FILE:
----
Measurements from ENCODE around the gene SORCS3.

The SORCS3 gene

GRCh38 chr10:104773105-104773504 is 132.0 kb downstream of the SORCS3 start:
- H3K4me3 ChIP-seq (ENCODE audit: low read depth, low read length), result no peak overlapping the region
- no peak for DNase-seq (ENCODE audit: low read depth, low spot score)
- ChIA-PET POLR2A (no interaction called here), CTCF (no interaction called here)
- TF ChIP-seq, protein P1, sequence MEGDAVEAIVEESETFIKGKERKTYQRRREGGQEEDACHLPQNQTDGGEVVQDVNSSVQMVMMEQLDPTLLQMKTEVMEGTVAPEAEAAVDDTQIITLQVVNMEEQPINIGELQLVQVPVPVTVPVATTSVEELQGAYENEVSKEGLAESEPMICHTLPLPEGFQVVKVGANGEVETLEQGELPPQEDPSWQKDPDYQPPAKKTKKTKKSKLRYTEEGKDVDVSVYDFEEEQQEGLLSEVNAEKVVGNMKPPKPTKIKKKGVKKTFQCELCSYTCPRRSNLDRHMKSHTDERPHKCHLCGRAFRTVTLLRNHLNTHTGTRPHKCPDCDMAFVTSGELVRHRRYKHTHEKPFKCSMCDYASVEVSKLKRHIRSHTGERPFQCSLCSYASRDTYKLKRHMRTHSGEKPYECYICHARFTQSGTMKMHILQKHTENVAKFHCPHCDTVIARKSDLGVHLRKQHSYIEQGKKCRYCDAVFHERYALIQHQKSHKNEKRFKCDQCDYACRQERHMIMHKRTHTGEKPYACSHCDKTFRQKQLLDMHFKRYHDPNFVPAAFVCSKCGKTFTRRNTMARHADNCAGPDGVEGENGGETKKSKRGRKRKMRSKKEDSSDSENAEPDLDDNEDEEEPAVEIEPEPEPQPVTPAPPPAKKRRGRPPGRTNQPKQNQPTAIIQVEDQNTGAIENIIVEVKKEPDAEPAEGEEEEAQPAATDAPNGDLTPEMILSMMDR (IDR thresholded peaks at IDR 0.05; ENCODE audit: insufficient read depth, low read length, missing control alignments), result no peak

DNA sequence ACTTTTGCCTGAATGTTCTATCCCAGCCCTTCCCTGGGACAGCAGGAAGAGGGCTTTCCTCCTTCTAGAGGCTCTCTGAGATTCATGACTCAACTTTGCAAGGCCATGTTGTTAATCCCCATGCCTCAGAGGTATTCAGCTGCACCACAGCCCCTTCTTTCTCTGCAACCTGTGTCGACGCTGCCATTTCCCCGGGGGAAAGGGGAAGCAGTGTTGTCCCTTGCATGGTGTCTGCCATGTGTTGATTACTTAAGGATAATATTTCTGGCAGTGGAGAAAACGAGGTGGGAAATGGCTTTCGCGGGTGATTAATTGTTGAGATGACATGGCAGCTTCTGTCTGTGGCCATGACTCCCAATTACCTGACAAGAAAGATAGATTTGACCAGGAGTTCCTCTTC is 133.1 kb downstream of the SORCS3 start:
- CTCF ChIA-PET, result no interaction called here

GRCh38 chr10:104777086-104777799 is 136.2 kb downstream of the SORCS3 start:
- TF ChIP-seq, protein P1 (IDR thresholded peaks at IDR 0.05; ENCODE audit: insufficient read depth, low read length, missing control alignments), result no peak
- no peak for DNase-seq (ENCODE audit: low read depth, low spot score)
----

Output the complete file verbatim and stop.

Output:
Measurements from ENCODE around the gene SORCS3.

The SORCS3 gene

GRCh38 chr10:104773105-104773504 is 132.0 kb downstream of the SORCS3 start:
- H3K4me3 ChIP-seq (ENCODE audit: low read depth, low read length), result no peak overlapping the region
- no peak for DNase-seq (ENCODE audit: low read depth, low spot score)
- ChIA-PET POLR2A (no interaction called here), CTCF (no interaction called here)
- TF ChIP-seq, protein P1, sequence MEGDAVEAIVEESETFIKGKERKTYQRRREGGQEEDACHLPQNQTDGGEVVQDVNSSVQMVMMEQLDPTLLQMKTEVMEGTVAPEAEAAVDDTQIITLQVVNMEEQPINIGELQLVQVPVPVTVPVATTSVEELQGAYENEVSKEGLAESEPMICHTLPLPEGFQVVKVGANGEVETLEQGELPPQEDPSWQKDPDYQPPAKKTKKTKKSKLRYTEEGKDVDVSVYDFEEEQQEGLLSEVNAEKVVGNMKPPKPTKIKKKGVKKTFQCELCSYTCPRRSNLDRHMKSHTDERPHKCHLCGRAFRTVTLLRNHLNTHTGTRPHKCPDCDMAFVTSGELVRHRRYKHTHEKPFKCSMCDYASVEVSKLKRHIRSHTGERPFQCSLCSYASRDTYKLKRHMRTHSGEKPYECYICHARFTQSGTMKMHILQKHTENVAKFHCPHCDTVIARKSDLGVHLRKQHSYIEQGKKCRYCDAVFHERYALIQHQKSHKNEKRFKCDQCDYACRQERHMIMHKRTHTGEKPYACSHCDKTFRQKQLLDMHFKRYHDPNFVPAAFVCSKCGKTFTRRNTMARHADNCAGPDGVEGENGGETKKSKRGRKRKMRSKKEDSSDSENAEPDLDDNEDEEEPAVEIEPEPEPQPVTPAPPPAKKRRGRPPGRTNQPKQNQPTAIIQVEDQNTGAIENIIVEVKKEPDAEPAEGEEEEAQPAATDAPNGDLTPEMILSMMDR (IDR thresholded peaks at IDR 0.05; ENCODE audit: insufficient read depth, low read length, missing control alignments), result no peak

DNA sequence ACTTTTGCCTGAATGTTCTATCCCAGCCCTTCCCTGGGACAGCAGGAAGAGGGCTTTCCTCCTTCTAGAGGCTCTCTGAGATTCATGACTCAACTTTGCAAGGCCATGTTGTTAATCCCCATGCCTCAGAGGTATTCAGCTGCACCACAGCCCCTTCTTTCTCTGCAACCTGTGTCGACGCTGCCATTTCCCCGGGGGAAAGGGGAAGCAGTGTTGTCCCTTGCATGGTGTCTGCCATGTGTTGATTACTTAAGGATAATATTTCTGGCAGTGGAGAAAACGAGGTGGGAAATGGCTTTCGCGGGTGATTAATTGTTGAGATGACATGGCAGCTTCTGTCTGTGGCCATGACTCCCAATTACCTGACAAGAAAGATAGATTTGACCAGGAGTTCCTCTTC is 133.1 kb downstream of the SORCS3 start:
- CTCF ChIA-PET, result no interaction called here

GRCh38 chr10:104777086-104777799 is 136.2 kb downstream of the SORCS3 start:
- TF ChIP-seq, protein P1 (IDR thresholded peaks at IDR 0.05; ENCODE audit: insufficient read depth, low read length, missing control alignments), result no peak
- no peak for DNase-seq (ENCODE audit: low read depth, low spot score)